Sunday, August 29, 2010

More On the Oil Spill

In the summer, 2010 issue of Vanderbilt Magazine, Gaillard offered additional reflections on the oil spill. “For some of us,” he wrote, “the stakes are first of all aesthetic. We love the pelicans and the great blue herons, the cypress trees and the white sand beaches, and that haunting, subtle beauty of the marsh. Now, suddenly, the images of oil-soaked birds and deep red stains in the sawgrass savannah are themselves enough to break people’s hearts. But the damage, of course, goes deeper than that.” For full text, click here.

Monday, May 10, 2010

Village Wisdom

Frye Gaillard wrote the foreword for Village Wisdom: Immersed in Uganda, Inspired by Job, Changed for Life, a memoir in photographs and words by North Carolina artist Carrie Wagner. The book, published in the spring of 2010 by Butler Mountain Press of Asheville, NC, tells the story of Carrie and her husband Bob, who spent three years as Habitat for Humanity volunteers in Uganda. In the Foreword, Gaillard summarized the book this way: “It is a memoir offered with humility and heart, and for some of us lucky enough to read it, it carries a certain measure of discomfort. We are reminded of the magnitude of global need, and how little most of us do to meet it, and the opportunities we are missing in the process. It may well be that the resulting unease is the greatest single gift of this book.”
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Saturday, May 1, 2010

To Live and Write in Dixie

Gaillard co-edited and wrote the foreword by this collection of new work by Alabama poet P.T. Paul. To Live and Write in Dixie was published in the winter of 2010 by Negative Capability Press, founded and operated by Alabama Poet Laureate Sue Walker. In the foreword, Gaillard called Paul’s book “…A thoughtful body of work, soaring in places, earthy in others, touching the heart and soul of the South.”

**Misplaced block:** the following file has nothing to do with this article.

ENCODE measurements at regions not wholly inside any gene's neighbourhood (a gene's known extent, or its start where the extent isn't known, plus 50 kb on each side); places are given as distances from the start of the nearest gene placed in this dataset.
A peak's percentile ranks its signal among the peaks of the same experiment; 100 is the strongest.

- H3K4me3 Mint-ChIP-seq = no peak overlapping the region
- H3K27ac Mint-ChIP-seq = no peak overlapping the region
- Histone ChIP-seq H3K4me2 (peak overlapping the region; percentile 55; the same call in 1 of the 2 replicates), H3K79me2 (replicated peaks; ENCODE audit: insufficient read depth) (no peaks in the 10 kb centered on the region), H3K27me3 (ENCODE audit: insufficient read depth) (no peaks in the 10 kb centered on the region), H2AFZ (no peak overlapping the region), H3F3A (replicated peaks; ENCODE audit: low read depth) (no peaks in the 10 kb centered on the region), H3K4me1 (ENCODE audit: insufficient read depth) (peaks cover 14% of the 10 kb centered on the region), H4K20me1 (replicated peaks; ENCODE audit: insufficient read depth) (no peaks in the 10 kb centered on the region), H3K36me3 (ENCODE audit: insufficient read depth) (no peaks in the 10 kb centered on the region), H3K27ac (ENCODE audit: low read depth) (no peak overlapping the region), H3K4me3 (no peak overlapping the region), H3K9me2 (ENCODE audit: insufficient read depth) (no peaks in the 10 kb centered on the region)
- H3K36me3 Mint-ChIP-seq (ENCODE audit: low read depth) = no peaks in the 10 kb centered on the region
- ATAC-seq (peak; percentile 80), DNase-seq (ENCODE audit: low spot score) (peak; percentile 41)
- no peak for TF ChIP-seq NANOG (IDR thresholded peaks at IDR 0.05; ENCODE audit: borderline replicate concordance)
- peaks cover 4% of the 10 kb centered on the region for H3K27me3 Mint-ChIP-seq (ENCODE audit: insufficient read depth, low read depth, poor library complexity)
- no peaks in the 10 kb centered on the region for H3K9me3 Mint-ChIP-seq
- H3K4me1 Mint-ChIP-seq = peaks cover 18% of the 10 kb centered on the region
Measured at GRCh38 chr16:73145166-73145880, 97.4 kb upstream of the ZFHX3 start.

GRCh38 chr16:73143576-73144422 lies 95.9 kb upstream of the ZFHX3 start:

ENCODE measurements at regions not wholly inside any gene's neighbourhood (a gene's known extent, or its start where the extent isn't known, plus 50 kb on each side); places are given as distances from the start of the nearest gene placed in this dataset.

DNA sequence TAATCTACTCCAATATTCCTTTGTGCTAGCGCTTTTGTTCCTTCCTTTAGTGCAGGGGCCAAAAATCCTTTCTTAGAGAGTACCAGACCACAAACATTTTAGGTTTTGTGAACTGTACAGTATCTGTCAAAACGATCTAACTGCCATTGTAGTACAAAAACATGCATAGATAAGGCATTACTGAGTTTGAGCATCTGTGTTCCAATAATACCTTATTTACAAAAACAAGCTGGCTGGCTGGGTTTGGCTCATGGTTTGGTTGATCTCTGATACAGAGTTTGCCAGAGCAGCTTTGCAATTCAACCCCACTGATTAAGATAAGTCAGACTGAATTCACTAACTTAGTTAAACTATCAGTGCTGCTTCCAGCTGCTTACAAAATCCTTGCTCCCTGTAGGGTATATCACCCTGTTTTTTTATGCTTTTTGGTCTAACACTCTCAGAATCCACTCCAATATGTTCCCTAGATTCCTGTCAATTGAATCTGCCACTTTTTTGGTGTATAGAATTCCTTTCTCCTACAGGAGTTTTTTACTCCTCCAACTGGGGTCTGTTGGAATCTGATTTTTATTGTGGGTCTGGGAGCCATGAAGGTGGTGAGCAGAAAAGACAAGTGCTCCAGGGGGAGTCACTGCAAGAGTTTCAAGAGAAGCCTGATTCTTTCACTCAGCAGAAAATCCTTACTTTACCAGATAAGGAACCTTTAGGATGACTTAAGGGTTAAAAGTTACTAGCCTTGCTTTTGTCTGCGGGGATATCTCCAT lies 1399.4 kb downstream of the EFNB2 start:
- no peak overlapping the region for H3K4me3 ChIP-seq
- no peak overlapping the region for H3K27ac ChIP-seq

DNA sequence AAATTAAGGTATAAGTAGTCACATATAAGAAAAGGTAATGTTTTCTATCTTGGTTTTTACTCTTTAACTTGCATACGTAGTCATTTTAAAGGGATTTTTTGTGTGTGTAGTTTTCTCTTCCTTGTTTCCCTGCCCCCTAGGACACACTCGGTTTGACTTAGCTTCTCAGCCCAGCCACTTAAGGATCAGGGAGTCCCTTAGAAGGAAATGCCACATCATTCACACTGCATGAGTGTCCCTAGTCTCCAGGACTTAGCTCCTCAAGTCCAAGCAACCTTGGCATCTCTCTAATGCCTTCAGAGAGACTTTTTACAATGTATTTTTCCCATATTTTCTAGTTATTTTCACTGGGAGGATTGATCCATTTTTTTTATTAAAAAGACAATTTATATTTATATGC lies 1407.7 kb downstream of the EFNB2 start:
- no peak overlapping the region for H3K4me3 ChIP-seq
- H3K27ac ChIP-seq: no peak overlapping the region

Monday, February 1, 2010

Tribute to Chancellor Alexander Heard

The fall 2009 issue of Vanderbilt Magazine contains Frye Gaillard’s personal tribute to the late Vanderbilt University Chancellor Alexander Heard, one of the greatest educators of the 20th century. Gaillard writes of his own student days at Vanderbilt and his interactions with Heard during those years in the 1960s. But more importantly, he writes about Heard’s steady hand at the helm of one of the South’s most respected universities.

Native American Exhibition

Gaillard wrote the text for a traveling photography exhibition depicting the lives of Native Americans east of the Mississippi River as the 20th century drew to a close. For the past ten years these photographs, taken by award-winning photographer Carolyn DeMeritt, have traveled to venues throughout the South. Now an 80-page catalogue published in association with the Caroline Marshall Draughon Center for the Arts and Humanities in the College of Liberal Arts at Auburn University offers a permanent record of this historic exhibition. This catalogue, entitled “We’re Still Here:” Native Americans of the South and East, can be ordered through In addition, Gaillard’s 1998 book, As Long As the Waters Flow, which gave rise to the photography exhibition, is still available through John F. Blair, Publisher, Winston-Salem, NC.

“Frye Gaillard in words and Carolyn DeMeritt with images have filled a broad gap in our knowledge…”

-- Dee Brown, author of Bury My Heart at Wounded Knee

“… A moving story of survival … a hopeful, exhilarating tale…”

-- Studs Terkel, author of Hard Times